Cleveland Mayoral Contenders Face Off in Crowded Primary Debate
At Friday’s City Club debate, Mayor Frank Jackson said Cleveland has “a bright future” because he’s “willing to put the work in,” while his challengers argued the three-term mayor has failed to remedy the city’s many woes.
The mayor’s eight opponents piled on early in the 90-minute debate.
Former East Cleveland Mayor Eric Brewer reminded the audience of the 2012 cross-town chase that ended in a 137-round shooting by police that killed two unarmed people. Councilman Zack Reed gave the mayor a failing report card in his handling of lead poisoning and infant mortality. Brandon Chrostowski, the founder of EDWIN’S restaurant, laid a heap of ills at the mayor’s feet.
“An exploding murder rate, a growing opioid epidemic, and untenable lead crisis, failing schools, a population decline of 56,000 people, decaying neighborhoods,” Chrostowski said.
Mayor Jackson saved his rebuttal for his closing statement. He told the audience, as he often does on the campaign trail, that he lives in the Central neighborhood, and that the city’s troubles touch his family personally.
“Anybody who wants to talk about the illusion of what should be, that’s a nice conversation,” Jackson said. “But when it comes down to reality, I deal with it because I go to bed with it every night.”
Jackson continued: “And when you live in reality, you have anxiety. But when you have anxiety, that means you have to own success. You have to own failure. You have to own it and you cannot blame somebody else. What have you done? What have you done? You ain’t raised nothing, and you ain’t done nothing.”
Watch the full debate below:
Violence and Public Safety
After opening statements, the moderator, ideastream’s Rick Jackson, asked the candidates how they would bring down crime.
Zack Reed pledged to fire the safety director and replace him with Police Chief Calvin Williams. He also said he would reduce violence by helping people find jobs.
“Secondly, we need to put surveillance cameras throughout our neighborhood,” Reed said. “Why is it that we have surveillance cameras downtown to protect the people downtown, but we don’t believe we need surveillance cameras in our neighborhood? And then thirdly, we need to hire 400 community-based police officers.”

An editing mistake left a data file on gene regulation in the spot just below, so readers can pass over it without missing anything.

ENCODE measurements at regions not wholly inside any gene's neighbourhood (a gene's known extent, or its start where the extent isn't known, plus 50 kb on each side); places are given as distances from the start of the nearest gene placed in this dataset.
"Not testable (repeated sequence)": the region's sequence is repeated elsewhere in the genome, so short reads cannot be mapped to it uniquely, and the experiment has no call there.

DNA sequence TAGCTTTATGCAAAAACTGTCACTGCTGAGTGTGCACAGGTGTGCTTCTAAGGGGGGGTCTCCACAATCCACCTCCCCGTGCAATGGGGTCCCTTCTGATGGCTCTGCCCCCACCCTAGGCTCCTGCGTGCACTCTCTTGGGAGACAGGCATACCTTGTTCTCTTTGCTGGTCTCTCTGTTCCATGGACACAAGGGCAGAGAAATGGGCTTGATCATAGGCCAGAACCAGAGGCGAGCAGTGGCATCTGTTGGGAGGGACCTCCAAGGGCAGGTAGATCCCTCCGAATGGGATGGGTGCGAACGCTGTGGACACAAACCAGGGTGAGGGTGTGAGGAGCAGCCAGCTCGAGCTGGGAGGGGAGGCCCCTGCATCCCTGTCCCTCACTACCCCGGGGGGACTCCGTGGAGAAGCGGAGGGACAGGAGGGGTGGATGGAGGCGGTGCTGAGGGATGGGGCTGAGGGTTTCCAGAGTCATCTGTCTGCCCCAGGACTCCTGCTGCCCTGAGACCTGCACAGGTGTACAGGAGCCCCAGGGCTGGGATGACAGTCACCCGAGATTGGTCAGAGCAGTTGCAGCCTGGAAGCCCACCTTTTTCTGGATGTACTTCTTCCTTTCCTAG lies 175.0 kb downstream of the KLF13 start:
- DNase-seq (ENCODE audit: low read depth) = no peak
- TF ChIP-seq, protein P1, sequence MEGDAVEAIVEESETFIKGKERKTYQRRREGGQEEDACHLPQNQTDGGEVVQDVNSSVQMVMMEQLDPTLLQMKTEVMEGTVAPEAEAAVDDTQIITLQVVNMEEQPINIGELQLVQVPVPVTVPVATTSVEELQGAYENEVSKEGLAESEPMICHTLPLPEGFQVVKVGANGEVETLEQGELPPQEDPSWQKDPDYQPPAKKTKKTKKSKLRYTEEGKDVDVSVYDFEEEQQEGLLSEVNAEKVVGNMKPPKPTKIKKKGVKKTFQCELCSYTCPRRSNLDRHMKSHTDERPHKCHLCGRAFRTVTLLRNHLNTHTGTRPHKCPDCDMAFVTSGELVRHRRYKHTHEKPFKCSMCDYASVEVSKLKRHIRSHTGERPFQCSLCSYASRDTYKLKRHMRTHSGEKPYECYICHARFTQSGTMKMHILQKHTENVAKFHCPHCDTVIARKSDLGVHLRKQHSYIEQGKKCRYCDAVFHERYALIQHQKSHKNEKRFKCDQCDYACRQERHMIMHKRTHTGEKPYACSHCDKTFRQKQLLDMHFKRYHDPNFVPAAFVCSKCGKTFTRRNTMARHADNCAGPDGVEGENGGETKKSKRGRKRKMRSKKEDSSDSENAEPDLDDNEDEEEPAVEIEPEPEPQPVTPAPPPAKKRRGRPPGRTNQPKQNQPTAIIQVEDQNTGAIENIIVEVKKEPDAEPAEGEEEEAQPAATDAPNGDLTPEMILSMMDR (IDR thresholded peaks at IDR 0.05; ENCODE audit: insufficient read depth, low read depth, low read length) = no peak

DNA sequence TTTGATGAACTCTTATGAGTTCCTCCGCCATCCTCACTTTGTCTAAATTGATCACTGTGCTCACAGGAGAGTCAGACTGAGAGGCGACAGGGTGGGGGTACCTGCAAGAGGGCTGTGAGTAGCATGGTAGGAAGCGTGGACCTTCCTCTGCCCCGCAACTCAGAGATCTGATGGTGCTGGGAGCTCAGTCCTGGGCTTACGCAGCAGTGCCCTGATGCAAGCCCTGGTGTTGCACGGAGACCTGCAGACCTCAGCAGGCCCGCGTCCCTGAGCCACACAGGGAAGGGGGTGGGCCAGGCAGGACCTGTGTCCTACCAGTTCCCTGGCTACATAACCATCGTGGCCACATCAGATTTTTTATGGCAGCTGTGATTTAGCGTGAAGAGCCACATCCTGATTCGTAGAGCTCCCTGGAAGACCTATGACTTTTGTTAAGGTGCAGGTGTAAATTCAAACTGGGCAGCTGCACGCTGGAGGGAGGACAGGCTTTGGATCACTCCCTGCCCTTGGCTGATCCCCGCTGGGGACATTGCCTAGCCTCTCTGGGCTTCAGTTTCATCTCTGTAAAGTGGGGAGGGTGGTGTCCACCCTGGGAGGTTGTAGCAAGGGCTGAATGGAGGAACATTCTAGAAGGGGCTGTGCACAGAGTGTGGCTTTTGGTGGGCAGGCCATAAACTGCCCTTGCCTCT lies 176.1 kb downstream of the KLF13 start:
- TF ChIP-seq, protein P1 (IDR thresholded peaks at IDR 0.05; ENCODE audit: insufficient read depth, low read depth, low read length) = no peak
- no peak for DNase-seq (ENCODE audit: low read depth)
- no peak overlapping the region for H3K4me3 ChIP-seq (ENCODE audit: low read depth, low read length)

Two candidates, Robert Kilo and Fresh Brewed Tees owner Tony Madalone, said the city hasn’t supported police officers.
“They are not the enemy,” Madalone said. “They need to be supported, and that’s what I would do. I would focus on supporting them to build morale internally. We would have a different police department on the streets if they feel supported, and they feel like the administration has their back.”
State Rep. Bill Patmon held up what appeared to be the findings from the Justice Department’s civil rights investigation into Cleveland police. He said he would follow the city’s police reform agreement with the DOJ.
With limited speaking time, the challengers only occasionally criticized one another, focusing instead on promoting their own platforms.
Councilman Jeff Johnson touted a lead paint inspection plan and said the city needs to enforce housing code.
“We also have to be able to help the homeowners,” Johnson said. “We lose too many people from leaving the city. Second only to Detroit. The housing issue is one of the key ways to making the city great. Not championships. Not bars or restaurants in the East Flats. It’s housing.”
On transit issues, Johnson said he’d create an office of transportation at city hall. Eric Brewer, the former mayor of East Cleveland, said he wanted more RTA lines to serve Cleveland neighborhoods.
Brewer also proposed greater city focus on medical care.
“I want Cleveland’s free hospital system back,” Brewer said. “I want physicians on EMS squads to provide the highest level of life-saving care at the scene of a medical emergency. I want mobile clinics providing treatment to Clevelanders in all our neighborhoods.”
Robert Kilo said the city’s schools have made progress too slowly.
“We cannot afford a gradual uptick of a graduation rate. We need to double down by investing in the best,” Kilo said. “We cannot try to reform schools that have historically proven to fail. We invest in the best schools that have proven to work.”
Dyrone Smith criticized public sector unions and said parents should have more control in the school system. A newcomer to politics, Smith introduced himself as an everyman.
“What you should know about me is that I’m nobody, and yet I am everybody, just like you,” Smith said. “I too have sent my children to the same poor-performing schools and been a victim of police brutality.”
The field of nine candidates will be winnowed down to two after the Sept. 12 primary election. In his closing statement, Bill Patmon warned voters to choose carefully.
“Be careful. Be very careful,” he said. “And the reason I said that is: promises, visions, snake oil. Our country suffers from that right now. So if you’re going to pick one of us, use the resume technique. Look and see what we’ve done.”